Ode To The Music Students of “Arts In Ireland”

Our music students pose for a photograph inside the 4th floor of Newtown Castle.  The castle is their rehearsal space.

L to R: Drew, Nesli, Mir, Sophia and Morgan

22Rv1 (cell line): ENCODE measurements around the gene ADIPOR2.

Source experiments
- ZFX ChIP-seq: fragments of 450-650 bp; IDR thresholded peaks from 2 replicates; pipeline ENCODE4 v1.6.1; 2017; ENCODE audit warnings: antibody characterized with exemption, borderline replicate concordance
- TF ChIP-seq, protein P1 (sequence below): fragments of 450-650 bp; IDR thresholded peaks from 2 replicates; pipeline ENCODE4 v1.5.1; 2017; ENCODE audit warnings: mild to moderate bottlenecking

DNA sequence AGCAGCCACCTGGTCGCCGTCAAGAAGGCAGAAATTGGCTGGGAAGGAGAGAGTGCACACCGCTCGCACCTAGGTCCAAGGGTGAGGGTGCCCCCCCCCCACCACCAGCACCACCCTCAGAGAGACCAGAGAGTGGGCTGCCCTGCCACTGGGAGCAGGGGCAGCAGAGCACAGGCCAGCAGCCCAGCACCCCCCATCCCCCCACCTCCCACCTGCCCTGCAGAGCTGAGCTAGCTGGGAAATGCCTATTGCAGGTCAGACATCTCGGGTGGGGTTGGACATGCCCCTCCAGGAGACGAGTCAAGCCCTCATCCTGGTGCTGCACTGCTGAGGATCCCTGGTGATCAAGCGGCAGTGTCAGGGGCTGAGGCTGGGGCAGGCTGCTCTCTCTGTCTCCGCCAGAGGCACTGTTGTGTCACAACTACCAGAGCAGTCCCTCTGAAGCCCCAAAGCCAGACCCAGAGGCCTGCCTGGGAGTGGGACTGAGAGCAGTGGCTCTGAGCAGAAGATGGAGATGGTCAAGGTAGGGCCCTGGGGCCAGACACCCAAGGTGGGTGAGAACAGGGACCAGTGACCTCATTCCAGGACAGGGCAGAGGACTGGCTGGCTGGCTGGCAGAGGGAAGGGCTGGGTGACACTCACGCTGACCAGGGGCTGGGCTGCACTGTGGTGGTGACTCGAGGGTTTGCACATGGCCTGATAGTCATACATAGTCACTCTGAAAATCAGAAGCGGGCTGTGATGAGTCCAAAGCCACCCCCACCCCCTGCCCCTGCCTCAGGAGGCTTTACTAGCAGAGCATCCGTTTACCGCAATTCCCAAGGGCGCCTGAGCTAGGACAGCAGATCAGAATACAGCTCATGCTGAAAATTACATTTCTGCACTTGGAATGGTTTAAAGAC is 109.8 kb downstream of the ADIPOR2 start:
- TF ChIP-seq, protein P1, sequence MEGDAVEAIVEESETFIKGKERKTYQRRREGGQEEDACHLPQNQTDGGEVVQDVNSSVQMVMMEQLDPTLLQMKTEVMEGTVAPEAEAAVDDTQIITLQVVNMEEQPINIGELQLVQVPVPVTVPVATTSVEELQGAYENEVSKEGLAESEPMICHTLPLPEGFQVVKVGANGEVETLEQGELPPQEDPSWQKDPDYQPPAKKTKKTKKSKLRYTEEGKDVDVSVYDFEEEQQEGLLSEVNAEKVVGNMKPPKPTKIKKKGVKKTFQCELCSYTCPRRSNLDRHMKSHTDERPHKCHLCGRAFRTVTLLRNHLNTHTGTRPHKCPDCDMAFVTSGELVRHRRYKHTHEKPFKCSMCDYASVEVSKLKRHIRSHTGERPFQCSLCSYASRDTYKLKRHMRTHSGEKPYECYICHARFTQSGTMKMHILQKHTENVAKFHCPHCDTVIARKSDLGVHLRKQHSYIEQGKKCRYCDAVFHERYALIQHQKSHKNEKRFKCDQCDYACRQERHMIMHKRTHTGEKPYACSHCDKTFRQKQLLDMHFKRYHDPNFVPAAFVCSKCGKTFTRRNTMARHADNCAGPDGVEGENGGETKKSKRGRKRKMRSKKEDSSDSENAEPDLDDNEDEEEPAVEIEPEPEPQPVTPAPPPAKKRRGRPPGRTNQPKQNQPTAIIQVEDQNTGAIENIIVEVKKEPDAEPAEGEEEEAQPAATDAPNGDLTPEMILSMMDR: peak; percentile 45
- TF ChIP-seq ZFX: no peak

It’s a brilliant sunny Tuesday 7am on the final week of the class. We’ve got four days now to wrap it up. At the outset: the stellar weather demands a brief mention as more than a bit player in this creative drama of ours. In Ireland one doesn’t need for there to be sunny cloudless skies in order to move about, appreciate the country, do one’s work, or meet people. One just needs not to be subjected to constant deluge à la Noah. So – the great weather we’ve had, which once again appears to be continuing today as I sit here comfortably in a short sleeve linen shirt, has been a great help to us in our work. While the weather can be counted as a contributing factor to the truly substantial progress you musician-composers are making during this trip, it doesn’t begin to explain the variety and depth of musical composition you’ve undertaken, nor the degree to which you have been collaborating with each other both in general as supportive friends, and in specific terms as creative artists – co-authoring and arranging music, and serving as support performers for each other’s final presentations this Friday evening. Yesterday morning in our beginning-of-week meeting I sprung on you the request to devote 20% or so of your remaining creative energy this week to working on one additional new composition, perhaps something quite different from what you’ve been doing already. I saw the raised eyebrows. I know – you’ve already all generated a substantial body of work. Asking for more at this time, when you’ve deeply probed new sides of your musical personalities and challenged yourselves to write in new forms for new groupings of instruments, is audacious on my part. And asking you to do this when you’re deep into polishing and preparing your newly-composed works for this Friday’s opening, doubly so. But you all have shown you’re perfectly capable of coming up with new work in this environment. Several of you have told me how this trip has allowed you to go further than ever before, in an undistracted fashion, in the pursuit of who you are as musicians and composers. That’s just what my colleague Andy and I hoped for when we set up the class – to provide you a clear quiet open workspace, a selection of suggestive stimuli (cultural historical geographical botanical and etc ), and to challenge you to charge into that space with your ideas and dreams.

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